There are two more confirmed cases of COVID-19 on P.E.I., chief public health officer Dr. Heather Morrison announced at a news briefing Wednesday evening.
That brings the total number of cases of COVID-19 on P.E.I. to five.
Both of the new cases are men in their 30s who have recently returned from international travel. Neither of the men flew into Charlottetown airport.
Morrison said further details on the flights the men were on will be made available Thursday.
So far, 539 tests have been conducted with five returning positive, 326 negative and 208 still awaiting results.
On Wednesday afternoon, Morrison announced the deployment of an emergency mini-clinic on the Island, ahead of an expected rise in the number of COVID-19 cases.
Health PEI's chief of nursing Marion Dowling said an order for 12 more ventilators is expected to arrive by late spring. This is in addition to the 15 ordered through the federal government.
Charlottetown's Queen Elizabeth Hospital has modified its emergency room to treat COVID-19 patients. A negative-pressure respiratory treatment area, COVID-19 in-patient ward and COVID-19 ICU have been created.
CBC News: Compass, P.E.I.'s supper hour news program, is scheduled to return to CBC-TV Thursday.
P.E.I.'s provincial parks have delayed this year's reservation launch until May 5 in light of the pandemic. Officials said people are free to be in provincial parks, but they must continue to practise social distancing while on trails and beaches. They noted that playgrounds at provincial parks will be closed until further notice.
The City of Charlottetown passed a resolution on Wednesday to open the inside lane of the Victoria Park Roadway to be used as an active transportation lane.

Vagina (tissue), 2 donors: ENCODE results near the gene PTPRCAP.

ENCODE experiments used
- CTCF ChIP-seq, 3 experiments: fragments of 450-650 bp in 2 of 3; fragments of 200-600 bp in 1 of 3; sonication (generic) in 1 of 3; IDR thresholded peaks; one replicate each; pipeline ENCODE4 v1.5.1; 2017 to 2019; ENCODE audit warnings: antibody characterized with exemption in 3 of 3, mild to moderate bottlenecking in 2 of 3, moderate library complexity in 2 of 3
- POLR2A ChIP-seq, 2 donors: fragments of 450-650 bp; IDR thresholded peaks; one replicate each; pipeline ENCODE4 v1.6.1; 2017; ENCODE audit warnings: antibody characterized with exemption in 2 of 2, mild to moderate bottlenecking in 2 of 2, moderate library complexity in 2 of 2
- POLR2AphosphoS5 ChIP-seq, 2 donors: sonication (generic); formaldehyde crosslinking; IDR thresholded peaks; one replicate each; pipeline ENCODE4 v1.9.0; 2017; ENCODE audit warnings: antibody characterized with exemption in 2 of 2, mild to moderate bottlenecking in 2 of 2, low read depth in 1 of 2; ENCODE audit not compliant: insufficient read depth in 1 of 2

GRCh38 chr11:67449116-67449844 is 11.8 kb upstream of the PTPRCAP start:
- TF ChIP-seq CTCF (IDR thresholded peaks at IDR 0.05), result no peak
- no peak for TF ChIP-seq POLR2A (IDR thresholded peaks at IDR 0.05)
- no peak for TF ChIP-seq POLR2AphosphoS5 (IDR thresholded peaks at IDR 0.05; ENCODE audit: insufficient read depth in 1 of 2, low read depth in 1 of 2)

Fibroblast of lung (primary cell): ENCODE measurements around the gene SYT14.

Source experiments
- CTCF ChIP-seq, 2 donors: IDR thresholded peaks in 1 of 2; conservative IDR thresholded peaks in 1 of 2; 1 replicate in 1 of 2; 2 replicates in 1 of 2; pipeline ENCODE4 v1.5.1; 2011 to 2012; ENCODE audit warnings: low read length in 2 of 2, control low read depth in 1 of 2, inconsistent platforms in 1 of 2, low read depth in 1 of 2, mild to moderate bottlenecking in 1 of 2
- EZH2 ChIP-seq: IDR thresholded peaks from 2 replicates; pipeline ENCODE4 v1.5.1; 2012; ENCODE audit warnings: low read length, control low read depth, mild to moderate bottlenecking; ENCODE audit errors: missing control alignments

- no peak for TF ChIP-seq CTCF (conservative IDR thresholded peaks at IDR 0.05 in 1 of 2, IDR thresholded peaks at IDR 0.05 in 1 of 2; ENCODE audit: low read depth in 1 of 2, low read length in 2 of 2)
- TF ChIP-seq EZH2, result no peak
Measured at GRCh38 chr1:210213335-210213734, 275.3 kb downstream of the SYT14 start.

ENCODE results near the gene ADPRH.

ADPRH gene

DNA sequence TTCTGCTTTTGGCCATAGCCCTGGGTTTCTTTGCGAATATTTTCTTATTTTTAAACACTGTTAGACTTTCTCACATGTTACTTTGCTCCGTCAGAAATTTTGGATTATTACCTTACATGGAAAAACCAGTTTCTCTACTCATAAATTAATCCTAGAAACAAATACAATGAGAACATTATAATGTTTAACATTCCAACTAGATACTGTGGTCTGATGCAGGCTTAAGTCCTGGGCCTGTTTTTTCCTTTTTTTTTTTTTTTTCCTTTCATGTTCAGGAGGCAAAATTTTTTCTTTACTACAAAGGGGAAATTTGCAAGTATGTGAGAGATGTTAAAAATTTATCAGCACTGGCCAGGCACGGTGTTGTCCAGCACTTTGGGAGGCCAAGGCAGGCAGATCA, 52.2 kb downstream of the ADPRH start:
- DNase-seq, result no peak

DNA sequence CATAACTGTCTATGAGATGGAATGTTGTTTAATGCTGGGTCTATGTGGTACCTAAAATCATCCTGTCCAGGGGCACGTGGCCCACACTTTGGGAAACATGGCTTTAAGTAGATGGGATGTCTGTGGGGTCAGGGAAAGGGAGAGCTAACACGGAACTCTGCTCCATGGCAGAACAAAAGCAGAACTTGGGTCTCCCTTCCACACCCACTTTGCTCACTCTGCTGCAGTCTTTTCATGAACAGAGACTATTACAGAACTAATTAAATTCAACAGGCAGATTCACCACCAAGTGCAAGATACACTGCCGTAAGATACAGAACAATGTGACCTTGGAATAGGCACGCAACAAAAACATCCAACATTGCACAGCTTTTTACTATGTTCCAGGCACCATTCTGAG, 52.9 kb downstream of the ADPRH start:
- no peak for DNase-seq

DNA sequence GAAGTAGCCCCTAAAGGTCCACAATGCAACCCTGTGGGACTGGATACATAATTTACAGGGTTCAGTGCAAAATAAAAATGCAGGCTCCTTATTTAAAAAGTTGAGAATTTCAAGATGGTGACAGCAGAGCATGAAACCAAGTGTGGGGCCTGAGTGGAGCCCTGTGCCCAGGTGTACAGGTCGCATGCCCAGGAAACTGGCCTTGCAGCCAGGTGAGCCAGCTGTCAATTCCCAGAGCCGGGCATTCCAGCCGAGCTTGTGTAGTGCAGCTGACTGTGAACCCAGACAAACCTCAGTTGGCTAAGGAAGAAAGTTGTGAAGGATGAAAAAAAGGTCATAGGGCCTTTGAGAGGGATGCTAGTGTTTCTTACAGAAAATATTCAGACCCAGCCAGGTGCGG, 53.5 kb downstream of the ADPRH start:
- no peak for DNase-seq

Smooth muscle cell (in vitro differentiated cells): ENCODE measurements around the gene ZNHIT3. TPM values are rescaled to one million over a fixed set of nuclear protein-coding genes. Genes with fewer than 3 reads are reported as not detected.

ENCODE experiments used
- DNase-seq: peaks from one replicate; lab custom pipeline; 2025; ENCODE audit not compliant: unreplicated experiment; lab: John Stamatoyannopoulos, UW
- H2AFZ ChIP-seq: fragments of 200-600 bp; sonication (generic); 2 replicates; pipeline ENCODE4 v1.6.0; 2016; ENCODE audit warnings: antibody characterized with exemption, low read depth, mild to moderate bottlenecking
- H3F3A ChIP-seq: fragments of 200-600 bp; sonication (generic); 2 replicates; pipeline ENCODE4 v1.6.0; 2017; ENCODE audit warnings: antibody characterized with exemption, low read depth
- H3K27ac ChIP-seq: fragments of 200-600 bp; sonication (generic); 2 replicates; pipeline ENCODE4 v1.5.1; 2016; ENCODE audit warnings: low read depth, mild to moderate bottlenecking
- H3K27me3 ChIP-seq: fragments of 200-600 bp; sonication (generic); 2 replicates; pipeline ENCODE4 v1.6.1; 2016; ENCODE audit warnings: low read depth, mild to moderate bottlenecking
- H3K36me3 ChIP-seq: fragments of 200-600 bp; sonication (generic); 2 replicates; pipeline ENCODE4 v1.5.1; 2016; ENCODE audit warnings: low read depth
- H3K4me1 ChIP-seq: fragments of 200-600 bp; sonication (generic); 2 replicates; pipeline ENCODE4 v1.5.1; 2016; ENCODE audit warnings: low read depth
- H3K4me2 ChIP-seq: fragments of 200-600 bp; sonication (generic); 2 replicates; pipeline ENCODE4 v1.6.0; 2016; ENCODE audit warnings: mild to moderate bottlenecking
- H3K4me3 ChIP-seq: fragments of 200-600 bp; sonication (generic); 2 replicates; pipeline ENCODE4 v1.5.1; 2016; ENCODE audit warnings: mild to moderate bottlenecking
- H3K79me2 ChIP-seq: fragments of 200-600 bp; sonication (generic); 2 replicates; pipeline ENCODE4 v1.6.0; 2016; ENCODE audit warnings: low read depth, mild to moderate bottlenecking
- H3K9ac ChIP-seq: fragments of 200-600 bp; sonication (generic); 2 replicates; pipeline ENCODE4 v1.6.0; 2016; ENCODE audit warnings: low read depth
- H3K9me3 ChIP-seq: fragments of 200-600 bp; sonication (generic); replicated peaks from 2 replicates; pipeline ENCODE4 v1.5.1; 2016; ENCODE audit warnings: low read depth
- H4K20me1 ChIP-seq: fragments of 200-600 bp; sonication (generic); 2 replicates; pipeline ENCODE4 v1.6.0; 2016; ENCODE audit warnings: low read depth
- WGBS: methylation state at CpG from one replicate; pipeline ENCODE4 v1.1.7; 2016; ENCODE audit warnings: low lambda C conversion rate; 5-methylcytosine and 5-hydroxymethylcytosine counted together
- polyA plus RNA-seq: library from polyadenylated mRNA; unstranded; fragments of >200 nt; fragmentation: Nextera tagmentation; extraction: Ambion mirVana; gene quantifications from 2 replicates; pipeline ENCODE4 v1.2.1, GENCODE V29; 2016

The move would allow people more room to participate in physical activity outdoors, while practising social distancing. Officials said the roadway will open to pedestrians and cyclists on April 1.
Recent top stories
- The Charlottetown water and sewer utility is offering options for flexible payments to people suffering financial difficulties during the public health emergency.
- The province's largest landlord, the P.E.I. Housing Corporation, will suspend evictions for six weeks.
- P.E.I. Education Minister Brad Trivers announced licensed daycare staff will be eligible for employment insurance. Grants and subsidies will continue for licensed daycares. The province will provide emergency child-care services to essential workers who have no other options.
Health PEI said it will restrict all visitors to its facilities, except palliative care, intensive care, neonatal intensive care, obstetric and pediatric units. In these units, only one designated visitor is permitted — a member of the patient's immediate family or their care partner within the hospital.
Health PEI is rescheduling non-essential appointments, and said those affected will be contacted directly.
People who are ill or showing any symptoms of illness are being asked to call 811 and stay away from any P.E.I. health-care centres, unless they are seeking treatment.
UPEI and Holland College have essential personnel only on campus.
Any Islanders who have travelled out of province — whether experiencing symptoms or not — are required to self-isolate for 14 days following their return. This applies to people who have travelled internationally since March 8, and anyone who travelled to another province since March 21.
COVID-19: What you need to know
What are the symptoms of COVID-19?
Common symptoms include:
But more serious symptoms can develop, including difficulty breathing and pneumonia, which can lead to death.
What should I do if I feel sick?
Isolate yourself and call your local public health authority. Do not visit an emergency room or urgent care centre to get tested.
How can I protect myself?
- Wash your hands frequently and thoroughly.
- Avoid touching your eyes, nose and mouth.
More detailed information on the outbreak is available on the federal government's website.
More COVID-19 stories from CBC P.E.I.